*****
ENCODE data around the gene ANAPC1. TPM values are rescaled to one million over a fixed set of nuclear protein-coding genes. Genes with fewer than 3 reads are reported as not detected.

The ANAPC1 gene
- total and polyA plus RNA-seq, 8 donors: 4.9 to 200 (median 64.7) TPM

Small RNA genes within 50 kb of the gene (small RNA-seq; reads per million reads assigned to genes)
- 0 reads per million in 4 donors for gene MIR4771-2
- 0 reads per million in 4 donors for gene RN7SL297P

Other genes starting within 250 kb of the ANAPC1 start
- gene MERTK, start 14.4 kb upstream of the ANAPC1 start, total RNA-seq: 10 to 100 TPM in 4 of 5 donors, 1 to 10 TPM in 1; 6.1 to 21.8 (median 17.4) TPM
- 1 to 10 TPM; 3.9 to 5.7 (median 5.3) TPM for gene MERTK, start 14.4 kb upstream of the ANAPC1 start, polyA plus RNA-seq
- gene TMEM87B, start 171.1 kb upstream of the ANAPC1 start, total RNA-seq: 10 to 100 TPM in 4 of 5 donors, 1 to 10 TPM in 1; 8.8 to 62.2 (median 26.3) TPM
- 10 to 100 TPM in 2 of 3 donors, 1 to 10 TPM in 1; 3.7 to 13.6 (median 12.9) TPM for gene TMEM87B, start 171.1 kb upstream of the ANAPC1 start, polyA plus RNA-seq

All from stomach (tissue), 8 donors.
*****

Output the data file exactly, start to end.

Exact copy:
ENCODE data around the gene ANAPC1. TPM values are rescaled to one million over a fixed set of nuclear protein-coding genes. Genes with fewer than 3 reads are reported as not detected.

The ANAPC1 gene
- total and polyA plus RNA-seq, 8 donors: 4.9 to 200 (median 64.7) TPM

Small RNA genes within 50 kb of the gene (small RNA-seq; reads per million reads assigned to genes)
- 0 reads per million in 4 donors for gene MIR4771-2
- 0 reads per million in 4 donors for gene RN7SL297P

Other genes starting within 250 kb of the ANAPC1 start
- gene MERTK, start 14.4 kb upstream of the ANAPC1 start, total RNA-seq: 10 to 100 TPM in 4 of 5 donors, 1 to 10 TPM in 1; 6.1 to 21.8 (median 17.4) TPM
- 1 to 10 TPM; 3.9 to 5.7 (median 5.3) TPM for gene MERTK, start 14.4 kb upstream of the ANAPC1 start, polyA plus RNA-seq
- gene TMEM87B, start 171.1 kb upstream of the ANAPC1 start, total RNA-seq: 10 to 100 TPM in 4 of 5 donors, 1 to 10 TPM in 1; 8.8 to 62.2 (median 26.3) TPM
- 10 to 100 TPM in 2 of 3 donors, 1 to 10 TPM in 1; 3.7 to 13.6 (median 12.9) TPM for gene TMEM87B, start 171.1 kb upstream of the ANAPC1 start, polyA plus RNA-seq

All from stomach (tissue), 8 donors.